Exxon Mobil said Monday it made another discovery offshore of Guyana, increasing its potential resource base as first production looms in early 2020.
The new find made by Exxon and its New York partner Hess Corp. is the 14th discovery they’ve announced offshore of the small South American nation within just a few years. The new discovery is at the Tripletail-1 well in what’s known as the Turbot area.
“This discovery helps to further inform the development of the Turbot area,” said Mike Cousins, Exxon Mobil senior vice president of exploration and new ventures.
“Together with our partners, ExxonMobil is deploying industry-leading capabilities to identify projects that can be developed efficiently and in a cost-effective way.”
Exxon estimates they’ve found an estimated recoverable resource of more than 6 billion barrels of oil equivalent. The developments are in what’s known as the potentially prolific Stabroek Block spanning 6.6 million acres offshore of Guyana.
In other Guyana exploration, Exxon’s contracted drillships are currently drilling the Ranger-2 well and will soon conduct a well test at Yellowtail-1.
Another drillship is currently completing development drilling operations for the Liza Phase 1 project, which is expected to come online early next year.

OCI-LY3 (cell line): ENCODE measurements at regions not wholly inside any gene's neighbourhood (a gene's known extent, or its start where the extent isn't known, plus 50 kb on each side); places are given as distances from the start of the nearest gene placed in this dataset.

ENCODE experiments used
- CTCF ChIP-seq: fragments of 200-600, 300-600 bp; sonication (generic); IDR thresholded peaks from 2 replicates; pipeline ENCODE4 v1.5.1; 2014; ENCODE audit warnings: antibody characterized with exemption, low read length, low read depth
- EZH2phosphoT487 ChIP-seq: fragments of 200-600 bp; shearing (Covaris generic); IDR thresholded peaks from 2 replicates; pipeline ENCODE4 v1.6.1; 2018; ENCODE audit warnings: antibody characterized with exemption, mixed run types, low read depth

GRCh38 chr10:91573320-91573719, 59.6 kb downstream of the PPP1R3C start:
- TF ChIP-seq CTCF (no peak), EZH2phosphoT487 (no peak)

The Liza Destiny is a floating, production, storage and offloading vessel, called an FPSO, that arrived in August following a 42-day journey from Singapore, where it was built. The 1,115-foot vessel will lead production from 17 wells during the first phase of development, called Liza Phase 1, starting in early 2020.
Exxon Mobil said it will add a fourth drillship to the region in October.
Adjacent to oil-rich nations like Brazil and the economically struggling Venezuela, Guyana is a small, nascent energy nation that’s gearing up for its own oil boom.
In May, Exxon authorized the $6 billion Liza Phase 2 project that’s expected to start up by mid-2022. A third development, Payara, should be approved soon.
Exxon Mobil now expects to produce more than 750,000 barrels of oil a day offshore of Guyana by 2025. That’s equal to nearly 20 percent of Exxon’s global oil and gas production today.
Exxon owns a leading 45 percent stake in the project with Hess controlling 30 percent. The remaining 25 percent is owned by the China National Offshore Oil Corp., known as CNOOC.